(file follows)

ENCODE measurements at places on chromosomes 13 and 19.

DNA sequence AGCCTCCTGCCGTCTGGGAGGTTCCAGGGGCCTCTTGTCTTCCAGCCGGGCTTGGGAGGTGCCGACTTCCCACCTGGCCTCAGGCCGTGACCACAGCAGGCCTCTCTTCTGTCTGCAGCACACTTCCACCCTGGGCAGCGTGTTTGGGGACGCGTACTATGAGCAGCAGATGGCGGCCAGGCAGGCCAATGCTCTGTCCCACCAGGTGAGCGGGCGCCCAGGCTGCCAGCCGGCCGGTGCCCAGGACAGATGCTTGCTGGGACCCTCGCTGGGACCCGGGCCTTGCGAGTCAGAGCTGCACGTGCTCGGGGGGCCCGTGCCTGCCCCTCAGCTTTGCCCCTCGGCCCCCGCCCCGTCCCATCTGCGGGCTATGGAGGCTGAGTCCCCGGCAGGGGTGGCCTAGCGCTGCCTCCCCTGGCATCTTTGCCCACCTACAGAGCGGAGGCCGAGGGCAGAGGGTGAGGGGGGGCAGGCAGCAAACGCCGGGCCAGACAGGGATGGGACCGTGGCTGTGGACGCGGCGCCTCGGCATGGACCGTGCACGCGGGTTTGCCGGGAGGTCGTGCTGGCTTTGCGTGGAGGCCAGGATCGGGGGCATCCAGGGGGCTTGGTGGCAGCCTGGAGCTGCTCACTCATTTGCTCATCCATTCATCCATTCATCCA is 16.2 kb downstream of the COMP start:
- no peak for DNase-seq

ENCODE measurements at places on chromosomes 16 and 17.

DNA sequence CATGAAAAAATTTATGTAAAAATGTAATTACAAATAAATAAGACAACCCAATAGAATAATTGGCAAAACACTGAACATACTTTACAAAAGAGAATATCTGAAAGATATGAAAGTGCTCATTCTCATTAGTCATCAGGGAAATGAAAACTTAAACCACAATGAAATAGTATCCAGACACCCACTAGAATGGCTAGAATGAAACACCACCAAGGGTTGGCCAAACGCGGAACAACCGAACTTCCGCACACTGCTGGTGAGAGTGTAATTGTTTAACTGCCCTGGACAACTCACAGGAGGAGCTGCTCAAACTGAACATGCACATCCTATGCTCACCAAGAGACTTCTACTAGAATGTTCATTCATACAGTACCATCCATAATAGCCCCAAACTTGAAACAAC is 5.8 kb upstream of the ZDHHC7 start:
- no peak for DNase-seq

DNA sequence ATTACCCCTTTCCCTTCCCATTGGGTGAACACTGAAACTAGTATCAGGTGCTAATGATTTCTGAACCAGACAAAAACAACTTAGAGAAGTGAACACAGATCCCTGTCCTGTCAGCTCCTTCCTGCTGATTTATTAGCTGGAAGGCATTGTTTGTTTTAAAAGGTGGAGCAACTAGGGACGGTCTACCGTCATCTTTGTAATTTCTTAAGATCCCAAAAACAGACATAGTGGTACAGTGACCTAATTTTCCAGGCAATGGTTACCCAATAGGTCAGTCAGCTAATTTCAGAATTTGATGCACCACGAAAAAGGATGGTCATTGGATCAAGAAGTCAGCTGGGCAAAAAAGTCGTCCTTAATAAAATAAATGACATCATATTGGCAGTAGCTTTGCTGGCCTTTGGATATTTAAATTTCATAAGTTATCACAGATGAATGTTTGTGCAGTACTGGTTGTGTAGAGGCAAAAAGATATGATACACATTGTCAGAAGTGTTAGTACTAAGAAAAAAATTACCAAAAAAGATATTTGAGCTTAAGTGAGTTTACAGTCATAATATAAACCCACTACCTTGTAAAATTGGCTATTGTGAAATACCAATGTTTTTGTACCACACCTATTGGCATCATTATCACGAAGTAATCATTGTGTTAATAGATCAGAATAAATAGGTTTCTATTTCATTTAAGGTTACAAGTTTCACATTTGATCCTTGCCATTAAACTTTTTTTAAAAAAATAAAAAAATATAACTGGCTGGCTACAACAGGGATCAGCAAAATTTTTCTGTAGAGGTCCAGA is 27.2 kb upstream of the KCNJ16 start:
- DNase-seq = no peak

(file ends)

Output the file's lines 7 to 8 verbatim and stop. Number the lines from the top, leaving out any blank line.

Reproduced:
DNA sequence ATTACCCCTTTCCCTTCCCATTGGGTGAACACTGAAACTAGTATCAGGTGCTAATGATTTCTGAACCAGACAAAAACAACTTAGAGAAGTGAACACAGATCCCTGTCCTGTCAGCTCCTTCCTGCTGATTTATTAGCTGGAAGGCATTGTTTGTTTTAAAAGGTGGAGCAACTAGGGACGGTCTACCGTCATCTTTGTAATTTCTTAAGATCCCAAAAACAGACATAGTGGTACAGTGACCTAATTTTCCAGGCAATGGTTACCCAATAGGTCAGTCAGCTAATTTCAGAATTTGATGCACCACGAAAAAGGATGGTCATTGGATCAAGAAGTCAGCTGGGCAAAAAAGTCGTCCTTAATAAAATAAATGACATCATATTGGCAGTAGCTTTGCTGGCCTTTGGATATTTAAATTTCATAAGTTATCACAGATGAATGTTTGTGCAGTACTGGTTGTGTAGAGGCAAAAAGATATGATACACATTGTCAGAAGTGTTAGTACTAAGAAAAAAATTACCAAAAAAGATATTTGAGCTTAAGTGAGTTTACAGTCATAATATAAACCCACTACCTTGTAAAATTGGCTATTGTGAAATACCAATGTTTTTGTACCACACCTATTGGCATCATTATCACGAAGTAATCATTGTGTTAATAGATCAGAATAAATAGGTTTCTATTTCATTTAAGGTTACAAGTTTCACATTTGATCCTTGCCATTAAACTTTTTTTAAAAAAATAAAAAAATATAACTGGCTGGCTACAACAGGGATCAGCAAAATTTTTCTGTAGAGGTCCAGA is 27.2 kb upstream of the KCNJ16 start:
- DNase-seq = no peak